You are currently viewing our desktop site, do you want to download our app instead?
Moneyweb Android App Moneyweb iOS App Moneyweb Mobile Web App

NEW SENS search and JSE share prices

More about the app

Aluminum jumps again as Guinea coup adds to supply worries

Prices have surged this year.
Image: Bloomberg
Aluminum climbed to the highest in more than a decade after a coup in Guinea fueled concerns over raw material supplies, at a time when global output is already constrained and demand is booming.

Aluminum prices gained in London and Shanghai and producers’ shares surged — industry leader Aluminum Corp. of China, or Chalco, jumped as much as 10%, while United Rusal traded 15% higher. Guinea is a major supplier of bauxite, the feedstock needed to make aluminum, and accounts for more than half of the imports by China.

Moneyweb Insider INSIDERGOLD

Subscribe for full access to all our share and unit trust data tools, our award-winning articles, and support quality journalism in the process.

Choose an option:

R63 per month
R630 per year SAVE R126

You will be redirected to a checkout page.
To view all features and options, click here.

A monthly subscription is charged pro rata, based on the day of purchase. This is non-refundable and includes a R5 once-off sign-up fee.
A yearly subscription is refundable within 14 days of purchase and includes a 365-day membership.

Click here for more information.

A unit of the military seized power Sunday and suspended the constitution, with head of special forces, Colonel Mamady Doumbouya, urging the army to back him. While the unrest raises the possibility of disruption, so far there’s no sign that shipments or mines have been affected. Chalco, which has a bauxite project in Guinea, said all of its operations are normal and it has ample bauxite inventories at its plants in China.

Aluminum, which is used in everything from car parts to drinks cans and home appliances, had already climbed about 38% this year in London before the coup, as consumer demand and economic activity rebound. At the same time, smelters in China have struggled to maintain output during a seasonal power crunch and as Beijing seeks to rein in the country’s carbon emissions.

While Rusal founder Oleg Deripaska warned that the market “can be seriously shaken” by the situation, traders were still waiting on Monday for further clues about potential supply cuts.

The bauxite market has been in surplus for years, and any disruption would need to be severe to alter that dynamic, according to Michael Widmer, head of metals research at Bank of America Merrill Lynch.

“I’m bullish aluminum, but for different reasons,” Widmer said by phone from London. “That said, if you do have issues in a country that supplies 20% of bauxite to the global market, then clearly that will be a problem.”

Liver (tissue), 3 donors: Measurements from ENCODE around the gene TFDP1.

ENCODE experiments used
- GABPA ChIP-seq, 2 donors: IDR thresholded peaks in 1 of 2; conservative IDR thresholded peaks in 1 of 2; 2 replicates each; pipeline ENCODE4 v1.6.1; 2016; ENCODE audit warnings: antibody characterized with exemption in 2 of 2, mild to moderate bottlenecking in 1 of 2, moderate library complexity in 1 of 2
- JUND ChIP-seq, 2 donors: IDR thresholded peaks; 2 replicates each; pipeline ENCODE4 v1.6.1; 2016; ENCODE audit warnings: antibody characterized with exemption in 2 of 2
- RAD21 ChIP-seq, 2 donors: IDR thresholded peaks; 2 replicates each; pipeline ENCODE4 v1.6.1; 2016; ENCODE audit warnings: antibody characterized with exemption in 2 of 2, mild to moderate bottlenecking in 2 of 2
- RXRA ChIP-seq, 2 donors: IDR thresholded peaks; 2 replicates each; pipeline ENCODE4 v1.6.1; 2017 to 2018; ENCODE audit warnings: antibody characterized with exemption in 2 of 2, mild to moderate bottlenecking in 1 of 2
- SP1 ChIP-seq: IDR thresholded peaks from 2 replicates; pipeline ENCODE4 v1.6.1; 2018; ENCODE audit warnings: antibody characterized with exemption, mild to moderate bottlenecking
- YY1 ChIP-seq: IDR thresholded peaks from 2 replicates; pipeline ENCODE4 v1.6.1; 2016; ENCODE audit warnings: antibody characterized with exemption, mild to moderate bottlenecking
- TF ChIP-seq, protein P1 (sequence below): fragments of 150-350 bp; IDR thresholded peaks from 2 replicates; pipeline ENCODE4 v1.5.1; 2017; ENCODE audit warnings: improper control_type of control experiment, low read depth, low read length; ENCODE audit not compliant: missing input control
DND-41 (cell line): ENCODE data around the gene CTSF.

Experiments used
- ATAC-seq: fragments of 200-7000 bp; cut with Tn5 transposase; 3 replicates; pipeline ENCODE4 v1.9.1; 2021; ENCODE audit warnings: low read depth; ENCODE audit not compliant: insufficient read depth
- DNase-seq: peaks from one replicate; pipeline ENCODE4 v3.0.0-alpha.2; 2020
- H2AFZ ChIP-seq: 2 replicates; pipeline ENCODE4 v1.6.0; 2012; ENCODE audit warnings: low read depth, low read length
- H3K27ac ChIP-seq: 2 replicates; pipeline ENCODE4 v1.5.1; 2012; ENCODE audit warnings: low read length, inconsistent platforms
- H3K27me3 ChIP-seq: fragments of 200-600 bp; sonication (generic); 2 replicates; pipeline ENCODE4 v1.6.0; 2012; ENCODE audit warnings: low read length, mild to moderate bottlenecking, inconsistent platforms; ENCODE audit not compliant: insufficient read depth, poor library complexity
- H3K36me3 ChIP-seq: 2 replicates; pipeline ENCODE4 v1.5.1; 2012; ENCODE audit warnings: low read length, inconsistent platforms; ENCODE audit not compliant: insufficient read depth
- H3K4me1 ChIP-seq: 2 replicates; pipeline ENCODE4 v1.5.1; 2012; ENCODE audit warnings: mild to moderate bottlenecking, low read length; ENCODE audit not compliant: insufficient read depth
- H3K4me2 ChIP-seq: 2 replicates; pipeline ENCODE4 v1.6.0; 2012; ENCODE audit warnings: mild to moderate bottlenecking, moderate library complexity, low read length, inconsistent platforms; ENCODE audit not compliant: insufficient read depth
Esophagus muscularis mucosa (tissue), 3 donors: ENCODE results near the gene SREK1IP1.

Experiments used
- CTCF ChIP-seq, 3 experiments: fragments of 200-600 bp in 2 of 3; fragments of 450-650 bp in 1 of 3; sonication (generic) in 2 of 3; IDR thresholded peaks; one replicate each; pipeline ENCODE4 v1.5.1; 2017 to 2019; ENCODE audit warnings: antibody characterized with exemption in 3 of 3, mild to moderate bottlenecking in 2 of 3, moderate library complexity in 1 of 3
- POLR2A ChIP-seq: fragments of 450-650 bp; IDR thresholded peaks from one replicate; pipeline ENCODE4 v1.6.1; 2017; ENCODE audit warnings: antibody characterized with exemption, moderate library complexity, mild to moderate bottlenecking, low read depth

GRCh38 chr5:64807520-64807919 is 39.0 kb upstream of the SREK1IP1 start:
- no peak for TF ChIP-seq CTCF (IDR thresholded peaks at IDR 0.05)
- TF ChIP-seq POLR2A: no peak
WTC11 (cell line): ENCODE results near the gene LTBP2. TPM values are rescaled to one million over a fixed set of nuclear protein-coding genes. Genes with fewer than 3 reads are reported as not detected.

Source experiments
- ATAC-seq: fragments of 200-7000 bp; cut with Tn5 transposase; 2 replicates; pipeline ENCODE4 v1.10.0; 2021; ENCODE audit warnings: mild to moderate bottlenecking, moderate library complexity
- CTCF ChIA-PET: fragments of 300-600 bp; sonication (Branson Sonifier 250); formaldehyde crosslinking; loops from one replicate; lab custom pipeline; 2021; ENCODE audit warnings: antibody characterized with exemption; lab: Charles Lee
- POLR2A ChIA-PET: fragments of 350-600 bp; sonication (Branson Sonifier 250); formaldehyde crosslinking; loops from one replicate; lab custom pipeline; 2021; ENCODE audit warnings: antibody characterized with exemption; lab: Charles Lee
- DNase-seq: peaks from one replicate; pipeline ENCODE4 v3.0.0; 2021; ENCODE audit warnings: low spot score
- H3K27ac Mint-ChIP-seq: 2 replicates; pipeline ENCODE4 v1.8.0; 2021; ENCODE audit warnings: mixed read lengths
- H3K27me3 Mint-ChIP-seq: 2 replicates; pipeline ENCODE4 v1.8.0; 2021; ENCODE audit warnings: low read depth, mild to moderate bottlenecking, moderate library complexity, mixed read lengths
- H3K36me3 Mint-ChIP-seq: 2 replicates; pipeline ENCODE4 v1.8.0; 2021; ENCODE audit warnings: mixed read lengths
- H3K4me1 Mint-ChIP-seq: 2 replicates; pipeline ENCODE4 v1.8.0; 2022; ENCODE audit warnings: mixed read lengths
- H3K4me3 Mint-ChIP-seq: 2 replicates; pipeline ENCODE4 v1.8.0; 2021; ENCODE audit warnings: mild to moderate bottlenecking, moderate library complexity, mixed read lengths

Prices on the London Metal Exchange rose as much as 1.8% to $2 775.50 a ton, the highest since May 2011, and traded at $2 756.50 as of 10:34 a.m.. In China, futures jumped as much as 3.4% to the highest since 2006, before paring gains to 2.2%. Other industrial metals were mixed on the LME, with copper little changed and nickel down 1.8%.

“Investors are quite concerned given China buys a big chunk of bauxite from Guinea,” though there haven’t been reports of disruptions yet and the extent of any impact will depend on how the situation evolves, said Xiong Hui, chief aluminum analyst with Beijing Antaike Information Development Co.

Investors are also looking at ongoing production cuts in China’s Guangxi province, which is further tightening the market, Hui said.

The energy-intensive aluminum industry has come under increased scrutiny as part of Beijing’s pollution crackdown. China produces around 60% of the world’s total, with concerns around output prompting some of its largest smelters to pledge to ensure supply, and metal to be released from state reserves to ease tightness. The country has become increasingly reliant on imports, a rare development that’s drained global supplies of the usually abundant metal.

© 2021 Bloomberg

COMMENTS   1

You must be signed in to comment.

SIGN IN SIGN UP

I am sure China will fix the problem amicably as they did in Zimbabwe.

China is the only super power that can bring stability on the African continent, apart from our people themselves.

End of comments.

LATEST CURRENCIES  

USD / ZAR
GBP / ZAR
EUR / ZAR
BTC / USD

SEARCH COMPANIES
Enter company name or share code:

ECONOMIC DATA  

  CPIThe Consumer Price Index (CPI) measures monthly changes in prices for a range of consumer products Aug 2021 4.60%
  CPI ex OERThe Consumer Price Index excluding Owners’ Equivalent Rent (CPI ex OER) measures monthly changes in prices for a range of consumer products excluding Owners’ equivalent rent that measures changes in the cost of owner-occupied housing Aug 2021 5.20%
  RepoThe rate at which the Reserve Bank lends money to the country’s commercial banks and set by the Reserve Bank’s Monetary Policy Committee. Sep 2021 3.50%
  Prime lendingThe Prime Lending Rate is the rate of interest that commercial banks will charge their clients when issuing a loan (home loan or vehicle finance) Sep 2021 7.00%
INSIDER SUBSCRIPTIONS APP VIDEOS RADIO / LISTEN LIVE SHOP OFFERS WEBINARS NEWSLETTERS TRENDING PORTFOLIO TOOL CPD HUB

Follow us:

Search Articles:
Click a Company: